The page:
Chrzanowski v. Bianchi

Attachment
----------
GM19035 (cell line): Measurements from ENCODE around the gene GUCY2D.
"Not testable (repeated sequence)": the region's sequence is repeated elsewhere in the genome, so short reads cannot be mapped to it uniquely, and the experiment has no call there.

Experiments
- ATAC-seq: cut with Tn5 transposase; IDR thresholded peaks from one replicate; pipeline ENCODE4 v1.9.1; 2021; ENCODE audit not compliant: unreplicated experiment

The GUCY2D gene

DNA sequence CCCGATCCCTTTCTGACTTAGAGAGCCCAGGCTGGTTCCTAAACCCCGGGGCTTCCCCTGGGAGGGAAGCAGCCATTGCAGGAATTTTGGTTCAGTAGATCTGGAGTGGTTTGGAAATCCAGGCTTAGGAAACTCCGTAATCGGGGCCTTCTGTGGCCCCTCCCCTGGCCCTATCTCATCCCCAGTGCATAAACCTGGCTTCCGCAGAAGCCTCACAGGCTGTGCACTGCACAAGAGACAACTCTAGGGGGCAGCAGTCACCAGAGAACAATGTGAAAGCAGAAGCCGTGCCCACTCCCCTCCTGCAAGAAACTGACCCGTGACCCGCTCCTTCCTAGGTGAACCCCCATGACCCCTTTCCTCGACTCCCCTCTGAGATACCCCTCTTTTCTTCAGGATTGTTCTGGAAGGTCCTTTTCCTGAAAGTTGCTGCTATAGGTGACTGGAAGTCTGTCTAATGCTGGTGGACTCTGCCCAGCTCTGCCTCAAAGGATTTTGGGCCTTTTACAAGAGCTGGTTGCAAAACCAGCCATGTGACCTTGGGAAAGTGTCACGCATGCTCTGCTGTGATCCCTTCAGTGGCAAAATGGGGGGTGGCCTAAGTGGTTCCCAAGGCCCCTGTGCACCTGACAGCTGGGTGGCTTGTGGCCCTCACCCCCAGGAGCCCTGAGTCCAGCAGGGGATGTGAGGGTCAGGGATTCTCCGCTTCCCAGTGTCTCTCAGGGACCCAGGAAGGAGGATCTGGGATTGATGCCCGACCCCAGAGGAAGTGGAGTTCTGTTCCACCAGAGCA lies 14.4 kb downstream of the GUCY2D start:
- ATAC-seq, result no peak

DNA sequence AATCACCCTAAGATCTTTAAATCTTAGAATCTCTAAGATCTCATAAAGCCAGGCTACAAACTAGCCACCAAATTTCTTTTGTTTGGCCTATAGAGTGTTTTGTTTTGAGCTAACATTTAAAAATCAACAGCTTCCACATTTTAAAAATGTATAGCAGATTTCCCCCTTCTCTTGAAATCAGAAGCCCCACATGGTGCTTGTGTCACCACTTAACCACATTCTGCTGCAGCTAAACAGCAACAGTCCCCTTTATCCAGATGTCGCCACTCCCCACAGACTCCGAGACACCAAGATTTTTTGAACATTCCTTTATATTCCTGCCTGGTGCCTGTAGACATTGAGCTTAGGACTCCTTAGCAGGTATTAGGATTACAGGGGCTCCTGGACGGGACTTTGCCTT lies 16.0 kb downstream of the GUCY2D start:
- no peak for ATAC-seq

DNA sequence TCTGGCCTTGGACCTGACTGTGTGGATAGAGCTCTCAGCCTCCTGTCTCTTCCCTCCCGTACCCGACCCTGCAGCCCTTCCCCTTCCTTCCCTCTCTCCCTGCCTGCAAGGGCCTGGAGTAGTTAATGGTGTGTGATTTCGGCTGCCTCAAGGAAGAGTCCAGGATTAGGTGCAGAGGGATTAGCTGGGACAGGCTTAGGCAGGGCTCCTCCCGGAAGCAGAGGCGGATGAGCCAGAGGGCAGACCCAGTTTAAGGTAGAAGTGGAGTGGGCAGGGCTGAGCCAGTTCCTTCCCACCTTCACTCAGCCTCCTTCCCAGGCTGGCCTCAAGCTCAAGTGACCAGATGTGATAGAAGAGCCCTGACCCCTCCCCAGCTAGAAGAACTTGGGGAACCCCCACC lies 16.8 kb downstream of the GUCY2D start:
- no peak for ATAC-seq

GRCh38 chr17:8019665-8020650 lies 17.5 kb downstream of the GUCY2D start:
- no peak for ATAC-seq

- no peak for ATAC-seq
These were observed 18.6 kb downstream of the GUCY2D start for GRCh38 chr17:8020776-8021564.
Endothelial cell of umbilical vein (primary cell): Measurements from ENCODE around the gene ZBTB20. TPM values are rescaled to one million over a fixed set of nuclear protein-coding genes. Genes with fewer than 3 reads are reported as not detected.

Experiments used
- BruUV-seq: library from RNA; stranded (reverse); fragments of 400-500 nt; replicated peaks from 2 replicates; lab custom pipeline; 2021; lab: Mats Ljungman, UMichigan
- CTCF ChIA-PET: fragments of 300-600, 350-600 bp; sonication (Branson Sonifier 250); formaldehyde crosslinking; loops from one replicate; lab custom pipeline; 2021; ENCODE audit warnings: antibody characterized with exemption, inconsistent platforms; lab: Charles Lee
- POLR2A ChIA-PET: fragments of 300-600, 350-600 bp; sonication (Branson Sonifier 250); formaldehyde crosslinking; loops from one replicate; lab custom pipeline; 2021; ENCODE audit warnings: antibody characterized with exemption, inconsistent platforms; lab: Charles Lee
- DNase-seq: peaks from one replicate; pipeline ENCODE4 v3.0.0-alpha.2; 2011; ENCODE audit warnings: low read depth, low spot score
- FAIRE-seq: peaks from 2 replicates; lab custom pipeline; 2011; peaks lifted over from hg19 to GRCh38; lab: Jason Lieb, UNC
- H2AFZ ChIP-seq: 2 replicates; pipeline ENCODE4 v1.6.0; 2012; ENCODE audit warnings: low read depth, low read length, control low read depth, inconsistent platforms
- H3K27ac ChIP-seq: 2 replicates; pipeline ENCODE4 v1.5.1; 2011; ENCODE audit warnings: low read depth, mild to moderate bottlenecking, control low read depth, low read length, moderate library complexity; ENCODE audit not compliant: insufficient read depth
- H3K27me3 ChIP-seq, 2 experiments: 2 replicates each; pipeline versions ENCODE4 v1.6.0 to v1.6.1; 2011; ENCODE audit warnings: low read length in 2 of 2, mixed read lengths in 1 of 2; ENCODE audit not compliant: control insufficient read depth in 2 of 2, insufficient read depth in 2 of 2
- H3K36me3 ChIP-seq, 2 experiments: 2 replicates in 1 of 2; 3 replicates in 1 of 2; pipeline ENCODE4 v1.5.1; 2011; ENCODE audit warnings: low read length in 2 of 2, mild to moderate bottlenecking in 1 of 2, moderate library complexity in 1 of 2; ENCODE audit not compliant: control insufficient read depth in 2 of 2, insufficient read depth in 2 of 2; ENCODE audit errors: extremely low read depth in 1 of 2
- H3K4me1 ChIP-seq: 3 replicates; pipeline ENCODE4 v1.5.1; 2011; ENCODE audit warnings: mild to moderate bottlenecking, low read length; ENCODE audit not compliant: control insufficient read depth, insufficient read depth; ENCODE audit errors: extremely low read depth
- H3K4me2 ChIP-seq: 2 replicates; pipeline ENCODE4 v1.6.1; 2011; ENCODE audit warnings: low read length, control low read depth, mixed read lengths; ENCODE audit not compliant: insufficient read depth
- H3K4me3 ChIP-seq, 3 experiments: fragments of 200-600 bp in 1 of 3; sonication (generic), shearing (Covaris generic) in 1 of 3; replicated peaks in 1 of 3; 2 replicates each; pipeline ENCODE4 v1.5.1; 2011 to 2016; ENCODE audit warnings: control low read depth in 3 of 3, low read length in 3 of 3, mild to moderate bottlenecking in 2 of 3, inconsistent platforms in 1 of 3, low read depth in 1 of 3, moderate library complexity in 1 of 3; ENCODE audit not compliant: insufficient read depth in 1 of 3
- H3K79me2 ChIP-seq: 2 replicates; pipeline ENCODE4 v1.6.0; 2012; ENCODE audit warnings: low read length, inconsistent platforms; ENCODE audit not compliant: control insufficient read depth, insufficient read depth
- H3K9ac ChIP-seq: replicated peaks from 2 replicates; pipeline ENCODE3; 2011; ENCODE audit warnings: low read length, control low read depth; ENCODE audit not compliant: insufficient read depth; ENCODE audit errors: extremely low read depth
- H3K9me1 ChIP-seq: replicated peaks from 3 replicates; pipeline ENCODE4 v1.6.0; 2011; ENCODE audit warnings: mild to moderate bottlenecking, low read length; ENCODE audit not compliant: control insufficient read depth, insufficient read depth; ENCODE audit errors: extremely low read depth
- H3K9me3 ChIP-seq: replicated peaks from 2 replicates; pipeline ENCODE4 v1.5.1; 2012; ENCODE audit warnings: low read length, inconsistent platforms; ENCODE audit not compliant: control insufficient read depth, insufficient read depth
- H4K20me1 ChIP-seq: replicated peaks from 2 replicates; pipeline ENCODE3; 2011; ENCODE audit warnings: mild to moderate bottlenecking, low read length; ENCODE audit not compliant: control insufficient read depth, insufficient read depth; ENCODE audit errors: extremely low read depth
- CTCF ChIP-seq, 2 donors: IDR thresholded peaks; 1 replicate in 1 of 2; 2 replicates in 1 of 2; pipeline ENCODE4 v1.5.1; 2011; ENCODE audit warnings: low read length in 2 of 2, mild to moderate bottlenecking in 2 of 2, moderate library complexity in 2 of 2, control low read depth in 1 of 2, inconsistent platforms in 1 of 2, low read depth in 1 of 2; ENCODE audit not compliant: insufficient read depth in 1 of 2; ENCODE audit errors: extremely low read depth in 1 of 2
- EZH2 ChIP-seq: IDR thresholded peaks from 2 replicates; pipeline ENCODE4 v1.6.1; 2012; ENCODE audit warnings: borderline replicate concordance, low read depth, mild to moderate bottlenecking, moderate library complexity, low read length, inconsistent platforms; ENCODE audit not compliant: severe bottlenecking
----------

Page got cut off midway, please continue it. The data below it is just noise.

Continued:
From 2006 until he was fired in 2011, Chrzanowski was an assistant state’s attorney. In 2011, a special prosecutor began investigating Chrzanowski’s boss, Bianchi. Bianchi allegedly had improperly influenced cases involving his relatives and political allies. Under subpoena, Chrzanowski testified before a grand jury, and later, again under subpoena, he testified at Bianchi’s trial. A few months later, Chrzanowski was interrogated by Bianchi and fired. Chrzanowski believed that the firing was retaliation for his testimony and filed suit, alleging violation of his First Amendment rights and state statutes. The district court dismissed the 42 U.S.C. 1983 claims, finding that First Amendment protections did not apply because the testimony was “pursuant to [his] official duties” and, in the alternative, that the defendants were entitled to qualified immunity, because any First Amendment protections were not “clearly established” at the time. The Seventh Circuit reversed. When Chrzanowski spoke out about his supervisors’ potential or actual wrongdoing, he was speaking outside the duties of employment. Providing eyewitness testimony regarding potential wrongdoing was never part of what Chrzanowski was employed to do; his rights were clearly established at all relevant times. Unlike restrictions on speech made pursuant to official duties, punishment for subpoenaed testimony chills civic discourse “in significant and pernicious ways.” View "Chrzanowski v. Bianchi" on Justia Law